Jim was a true connoisseur of wines and whisky. During Courses when we were together for at least 3–4 times every year, at lunch time, he would look at me and say, “I guess these guys have not heard of a bottle of Beaujolais or Pinot Noir?” And if the host had indeed heard of these wines, and could bring them out of his stock, Jim was the happiest man in the Universe! Talking of wines, he often asked me why I had never accepted his invitation to spend a weekend at his home and sample some of his few hundred bottles of wine, and I never had an answer to this. Sorry Jim, it was just never destined to happen!

My greatest regret is that this February we had a meeting of the Indian Society of Pediatric Neurosurgery in Kolkata, with a lot of friends from round the planet, and Jim politely asked me whether I wanted him there. I said “No, because you will not come twice to India in one year, and I want you as Faculty for the ISPN Course in Bangalore in mid July.” He called up that same weekend to say that he wanted to come, but that weekend he had a teaching commitment and could come if we changed our dates by a week! Which I did, but alas Jim could not keep his word. Today the Course itself is cancelled, perhaps as a silent tribute to the most colorful personality who was supposed to have been present!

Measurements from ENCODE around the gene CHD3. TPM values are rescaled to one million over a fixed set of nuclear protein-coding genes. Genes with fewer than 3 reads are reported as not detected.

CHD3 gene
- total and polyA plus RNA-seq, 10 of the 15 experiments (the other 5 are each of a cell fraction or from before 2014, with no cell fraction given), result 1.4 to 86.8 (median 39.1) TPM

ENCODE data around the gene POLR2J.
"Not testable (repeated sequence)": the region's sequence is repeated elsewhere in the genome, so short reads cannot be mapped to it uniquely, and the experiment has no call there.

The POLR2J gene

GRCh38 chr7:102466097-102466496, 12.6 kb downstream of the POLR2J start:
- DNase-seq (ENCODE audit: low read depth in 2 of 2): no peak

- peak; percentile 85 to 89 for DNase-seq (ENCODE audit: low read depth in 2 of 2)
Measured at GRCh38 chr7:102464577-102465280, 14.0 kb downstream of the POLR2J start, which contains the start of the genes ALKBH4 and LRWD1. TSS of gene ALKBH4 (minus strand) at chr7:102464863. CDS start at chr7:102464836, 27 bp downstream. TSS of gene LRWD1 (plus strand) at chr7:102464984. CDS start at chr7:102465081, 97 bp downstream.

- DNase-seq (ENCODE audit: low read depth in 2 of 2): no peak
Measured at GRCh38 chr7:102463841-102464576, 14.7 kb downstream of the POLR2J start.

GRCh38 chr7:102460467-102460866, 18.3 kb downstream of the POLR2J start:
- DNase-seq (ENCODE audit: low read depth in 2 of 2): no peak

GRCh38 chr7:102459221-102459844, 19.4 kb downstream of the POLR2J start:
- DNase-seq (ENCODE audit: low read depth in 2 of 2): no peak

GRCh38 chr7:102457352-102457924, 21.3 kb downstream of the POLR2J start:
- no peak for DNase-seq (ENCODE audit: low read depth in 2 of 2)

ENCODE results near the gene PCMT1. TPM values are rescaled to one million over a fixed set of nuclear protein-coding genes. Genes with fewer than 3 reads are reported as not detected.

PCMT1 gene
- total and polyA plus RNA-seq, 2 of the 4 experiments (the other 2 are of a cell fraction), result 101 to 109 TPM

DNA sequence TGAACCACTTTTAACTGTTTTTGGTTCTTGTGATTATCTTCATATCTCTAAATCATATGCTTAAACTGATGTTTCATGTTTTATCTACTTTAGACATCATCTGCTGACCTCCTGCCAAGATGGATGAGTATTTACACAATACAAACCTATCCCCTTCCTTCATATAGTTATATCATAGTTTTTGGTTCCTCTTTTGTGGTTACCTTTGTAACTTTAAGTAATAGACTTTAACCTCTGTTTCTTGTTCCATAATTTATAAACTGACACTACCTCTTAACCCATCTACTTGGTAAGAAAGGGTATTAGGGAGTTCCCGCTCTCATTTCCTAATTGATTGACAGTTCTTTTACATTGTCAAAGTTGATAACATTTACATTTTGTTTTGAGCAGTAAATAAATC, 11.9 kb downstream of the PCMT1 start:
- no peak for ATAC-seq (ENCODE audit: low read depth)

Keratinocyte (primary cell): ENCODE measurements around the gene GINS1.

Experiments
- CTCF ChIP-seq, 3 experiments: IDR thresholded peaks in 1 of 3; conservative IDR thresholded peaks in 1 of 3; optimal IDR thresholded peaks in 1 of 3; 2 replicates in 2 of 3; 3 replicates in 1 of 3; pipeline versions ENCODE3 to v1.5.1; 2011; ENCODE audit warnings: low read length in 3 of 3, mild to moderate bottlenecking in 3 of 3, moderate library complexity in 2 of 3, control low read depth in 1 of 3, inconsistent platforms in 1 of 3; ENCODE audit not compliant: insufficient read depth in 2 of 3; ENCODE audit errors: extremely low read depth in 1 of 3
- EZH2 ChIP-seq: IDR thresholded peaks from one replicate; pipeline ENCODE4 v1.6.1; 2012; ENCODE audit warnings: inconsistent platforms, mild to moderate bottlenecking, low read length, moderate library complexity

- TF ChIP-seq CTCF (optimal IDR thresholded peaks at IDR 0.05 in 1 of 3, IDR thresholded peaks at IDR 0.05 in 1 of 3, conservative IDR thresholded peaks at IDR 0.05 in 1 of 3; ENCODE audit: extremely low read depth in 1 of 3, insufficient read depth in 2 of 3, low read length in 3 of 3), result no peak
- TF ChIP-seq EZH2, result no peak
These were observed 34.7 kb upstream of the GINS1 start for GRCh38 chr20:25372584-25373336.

Jim’s life was as complete as a neurosurgeon’s life can be. It showed us all that there is so much in life to learn and know about, and while we may mourn the loss of a dear friend, we have to celebrate the colorful completeness of a life truly well spent on this planet!


  [Figure 1], [Figure 2]